1. Wide of Malecon Avenue in Havana and Morro Castle in background
2. Wide of residential buildings
3. Zoom out from sign on property reading (Spanish): “Exchange 1×2” (referring to houses)
4. Tilt down website Revolico.com showing adverts of houses for sale
5. Wide exterior of Tania Duran’s house
6. Wide of Duran and her husband Fernando Ramiro in their dining room
7. SOUNDBITE (Spanish) Tania Duran, Owner of House for sale:
“Before, if there was a sign of a house for sale or purchase it could be considered illegal. It could cost you your house and it was a very sad situation. Now I’m very happy and I think we all are because now you can do it. It will be easier, there’s nobody stopping you, no troubles. Apparently there will be no bureaucracy and no obstacles.”
8. Duran and Ramiro walking through their house
9. Close-up of sign reading (Spanish) “Municipal Housing Bureau”
10. Wide of people entering bureau
11.SOUNDBITE (Spanish) Juan Jose Pena, hoping to sell house:
“This law is very good. Because we will have the facilities of selling and buying houses to whoever has the money. Before you couldn’t do it. There were families with one or two houses who couldn’t sell them.”
12. Mid of people waiting inside bureau
13. Wide of Malecon Avenue and Havana City in background
A new law allowing Cubans to openly buy and sell real-estate took effect on Thursday.
The highly anticipated new rules also allow Cubans to bequeath property to relatives without restriction and avoid forfeiting their homes if they abandon the country.
The law instantly transforms islanders’ cramped, dilapidated homes into potential liquid assets – and it’s the most significant reform yet adopted by President Raul Castro since he took over the communist country from his brother in 2008.
Listings on Revolico.com, a classified ad website, have mushroomed since the law was announced last week.
Prices ranged from the tens of thousands into the hundreds of thousands of dollars – and one seller wants a cool 1 (m) million US dollars for an oceanside villa in the resort town of Varadero.
Havana resident Tania Duran is confident she’ll find someone on the island willing to part with 200-thousand US dollars for her four-bedroom, two-storey home, which her family spent years remodelling.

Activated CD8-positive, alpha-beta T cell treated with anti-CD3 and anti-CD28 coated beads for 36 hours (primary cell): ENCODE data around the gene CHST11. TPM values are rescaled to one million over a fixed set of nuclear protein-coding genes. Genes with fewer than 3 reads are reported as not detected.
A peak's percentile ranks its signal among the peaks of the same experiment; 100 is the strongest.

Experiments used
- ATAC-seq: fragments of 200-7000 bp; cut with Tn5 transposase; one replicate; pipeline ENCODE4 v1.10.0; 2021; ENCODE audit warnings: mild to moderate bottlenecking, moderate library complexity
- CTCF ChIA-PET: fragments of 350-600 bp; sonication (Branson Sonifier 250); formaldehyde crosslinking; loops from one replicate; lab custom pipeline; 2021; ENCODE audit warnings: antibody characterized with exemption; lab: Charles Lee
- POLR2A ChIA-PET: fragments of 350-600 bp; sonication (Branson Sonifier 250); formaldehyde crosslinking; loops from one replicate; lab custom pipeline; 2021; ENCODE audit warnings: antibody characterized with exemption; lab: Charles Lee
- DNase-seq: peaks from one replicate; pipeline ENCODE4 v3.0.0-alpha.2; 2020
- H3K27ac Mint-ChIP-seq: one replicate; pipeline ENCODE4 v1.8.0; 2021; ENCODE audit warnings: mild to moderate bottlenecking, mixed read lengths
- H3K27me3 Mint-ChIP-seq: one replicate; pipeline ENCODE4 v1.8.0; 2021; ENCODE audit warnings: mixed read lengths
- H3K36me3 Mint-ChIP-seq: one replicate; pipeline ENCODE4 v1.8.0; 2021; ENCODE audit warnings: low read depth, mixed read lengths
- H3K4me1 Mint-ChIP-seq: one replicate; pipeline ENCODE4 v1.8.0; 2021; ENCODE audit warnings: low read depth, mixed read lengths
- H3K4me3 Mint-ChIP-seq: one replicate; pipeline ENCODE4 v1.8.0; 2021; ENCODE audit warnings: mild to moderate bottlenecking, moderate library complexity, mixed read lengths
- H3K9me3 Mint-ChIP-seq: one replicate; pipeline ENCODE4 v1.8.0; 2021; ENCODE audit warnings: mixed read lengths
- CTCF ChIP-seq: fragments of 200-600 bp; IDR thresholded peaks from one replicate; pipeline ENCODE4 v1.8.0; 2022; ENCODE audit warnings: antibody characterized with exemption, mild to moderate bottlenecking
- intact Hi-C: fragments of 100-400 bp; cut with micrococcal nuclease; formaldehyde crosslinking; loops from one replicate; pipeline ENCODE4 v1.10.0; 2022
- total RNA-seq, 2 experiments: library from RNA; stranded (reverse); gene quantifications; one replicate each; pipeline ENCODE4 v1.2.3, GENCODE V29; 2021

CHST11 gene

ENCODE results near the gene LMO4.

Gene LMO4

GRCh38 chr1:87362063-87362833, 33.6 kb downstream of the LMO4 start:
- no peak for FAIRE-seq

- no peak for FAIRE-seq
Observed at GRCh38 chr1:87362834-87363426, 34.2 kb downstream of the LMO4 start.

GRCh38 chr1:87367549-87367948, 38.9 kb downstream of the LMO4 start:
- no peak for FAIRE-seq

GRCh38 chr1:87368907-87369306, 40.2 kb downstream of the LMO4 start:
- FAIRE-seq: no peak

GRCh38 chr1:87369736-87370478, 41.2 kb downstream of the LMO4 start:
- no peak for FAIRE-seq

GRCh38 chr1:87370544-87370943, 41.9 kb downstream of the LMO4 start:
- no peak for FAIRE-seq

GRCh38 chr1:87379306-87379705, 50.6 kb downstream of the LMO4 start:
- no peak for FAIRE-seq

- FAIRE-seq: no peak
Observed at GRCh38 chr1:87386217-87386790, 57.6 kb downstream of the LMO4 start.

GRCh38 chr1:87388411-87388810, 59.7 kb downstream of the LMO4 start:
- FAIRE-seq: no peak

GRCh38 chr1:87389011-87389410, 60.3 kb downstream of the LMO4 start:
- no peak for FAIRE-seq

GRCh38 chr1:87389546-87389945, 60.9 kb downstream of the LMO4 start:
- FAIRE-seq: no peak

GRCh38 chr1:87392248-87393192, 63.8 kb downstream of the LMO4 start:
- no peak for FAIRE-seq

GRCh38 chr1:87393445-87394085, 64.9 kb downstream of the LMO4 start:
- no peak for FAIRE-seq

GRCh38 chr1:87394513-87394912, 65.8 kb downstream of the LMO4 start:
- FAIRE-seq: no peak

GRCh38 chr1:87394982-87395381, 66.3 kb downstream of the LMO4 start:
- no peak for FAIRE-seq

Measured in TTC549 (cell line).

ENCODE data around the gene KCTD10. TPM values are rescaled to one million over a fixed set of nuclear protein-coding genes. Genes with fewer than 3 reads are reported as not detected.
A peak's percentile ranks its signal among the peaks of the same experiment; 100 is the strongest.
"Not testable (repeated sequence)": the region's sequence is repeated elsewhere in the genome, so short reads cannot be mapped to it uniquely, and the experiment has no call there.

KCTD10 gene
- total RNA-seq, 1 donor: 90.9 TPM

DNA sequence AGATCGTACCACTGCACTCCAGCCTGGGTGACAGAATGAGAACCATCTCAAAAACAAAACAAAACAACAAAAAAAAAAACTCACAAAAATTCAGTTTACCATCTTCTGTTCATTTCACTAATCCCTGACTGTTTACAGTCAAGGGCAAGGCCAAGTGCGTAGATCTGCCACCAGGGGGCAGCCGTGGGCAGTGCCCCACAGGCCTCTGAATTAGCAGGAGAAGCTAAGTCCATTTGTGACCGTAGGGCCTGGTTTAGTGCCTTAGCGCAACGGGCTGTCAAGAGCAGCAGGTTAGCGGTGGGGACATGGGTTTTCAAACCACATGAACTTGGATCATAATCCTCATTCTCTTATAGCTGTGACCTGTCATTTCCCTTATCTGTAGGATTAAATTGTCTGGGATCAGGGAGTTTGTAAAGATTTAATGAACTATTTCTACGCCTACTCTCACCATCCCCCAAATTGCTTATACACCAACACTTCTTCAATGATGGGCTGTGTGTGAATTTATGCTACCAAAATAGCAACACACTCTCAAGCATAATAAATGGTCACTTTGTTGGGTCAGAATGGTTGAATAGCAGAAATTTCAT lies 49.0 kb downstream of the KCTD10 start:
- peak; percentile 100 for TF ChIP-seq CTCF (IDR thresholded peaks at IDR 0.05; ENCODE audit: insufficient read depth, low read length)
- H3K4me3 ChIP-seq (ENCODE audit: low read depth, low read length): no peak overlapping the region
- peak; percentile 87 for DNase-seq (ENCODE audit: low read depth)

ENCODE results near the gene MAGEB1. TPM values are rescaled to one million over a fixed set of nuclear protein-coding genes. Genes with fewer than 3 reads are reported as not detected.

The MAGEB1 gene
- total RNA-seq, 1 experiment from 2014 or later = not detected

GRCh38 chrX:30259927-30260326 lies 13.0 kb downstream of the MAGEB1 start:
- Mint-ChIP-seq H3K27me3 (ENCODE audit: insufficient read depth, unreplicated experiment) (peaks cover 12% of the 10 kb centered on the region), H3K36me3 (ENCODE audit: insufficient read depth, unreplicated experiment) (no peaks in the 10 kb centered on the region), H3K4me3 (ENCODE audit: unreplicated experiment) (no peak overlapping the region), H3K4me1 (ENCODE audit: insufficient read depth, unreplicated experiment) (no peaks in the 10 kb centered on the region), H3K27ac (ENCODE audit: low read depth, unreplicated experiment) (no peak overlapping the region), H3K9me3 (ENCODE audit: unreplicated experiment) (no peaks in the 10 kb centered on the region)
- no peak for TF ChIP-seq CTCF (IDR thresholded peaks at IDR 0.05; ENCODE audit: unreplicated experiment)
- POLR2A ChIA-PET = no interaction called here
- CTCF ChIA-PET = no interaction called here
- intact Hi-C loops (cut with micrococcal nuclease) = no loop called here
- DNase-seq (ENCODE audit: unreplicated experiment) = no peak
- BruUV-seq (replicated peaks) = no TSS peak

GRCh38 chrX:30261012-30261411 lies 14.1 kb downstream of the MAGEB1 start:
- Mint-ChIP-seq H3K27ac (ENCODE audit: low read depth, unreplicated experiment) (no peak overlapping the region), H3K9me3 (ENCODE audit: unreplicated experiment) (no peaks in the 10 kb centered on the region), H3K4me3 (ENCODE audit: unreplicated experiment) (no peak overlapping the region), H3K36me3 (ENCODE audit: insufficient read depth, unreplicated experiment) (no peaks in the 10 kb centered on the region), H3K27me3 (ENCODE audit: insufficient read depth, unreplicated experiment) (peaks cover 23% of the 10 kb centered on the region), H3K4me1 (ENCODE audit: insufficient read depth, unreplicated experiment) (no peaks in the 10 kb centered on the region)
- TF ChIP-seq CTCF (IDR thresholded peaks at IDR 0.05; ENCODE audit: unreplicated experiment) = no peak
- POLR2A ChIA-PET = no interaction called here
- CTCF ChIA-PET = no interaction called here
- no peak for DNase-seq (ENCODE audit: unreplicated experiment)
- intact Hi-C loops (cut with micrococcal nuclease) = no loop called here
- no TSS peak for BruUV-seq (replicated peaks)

Either way, she’s happy with the new law. “It will be easier (to buy or sell real estate), there’s nobody stopping you, no troubles,” she said. “Apparently there will be no bureaucracy and no obstacles.”
Indeed, the law is a far cry from the past, when sellers and buyers turned to black-market transactions – with many thousands of dollars changing hands under the table.
President Castro has spearheaded a year of economic changes that has seen Cubans go into business for themselves in unprecedented numbers, and legally rent out rooms and automobiles.
A legal market for the sale and purchase of used cars was established last month.
But the housing law has been by far the most anticipated change, and one that is likely to affect the lives of millions of Cubans.
Havana residents began lining up at government offices early to seek information and process paperwork for property deeds – and their numbers increased throughout the day.
Juan Jose Pena is hoping to sell his house under the new rules.
“This law is very good,” he said. “Before you couldn’t do it. There were families with one or two houses who couldn’t sell them.”
The new law should make it easier for young couples to find their own space, and for seniors to downsize their empty nests and pocket money to fund their retirement.
Economists and Cuba experts agree the housing law could be a game changer, but they also caution not to expect too much, too soon.
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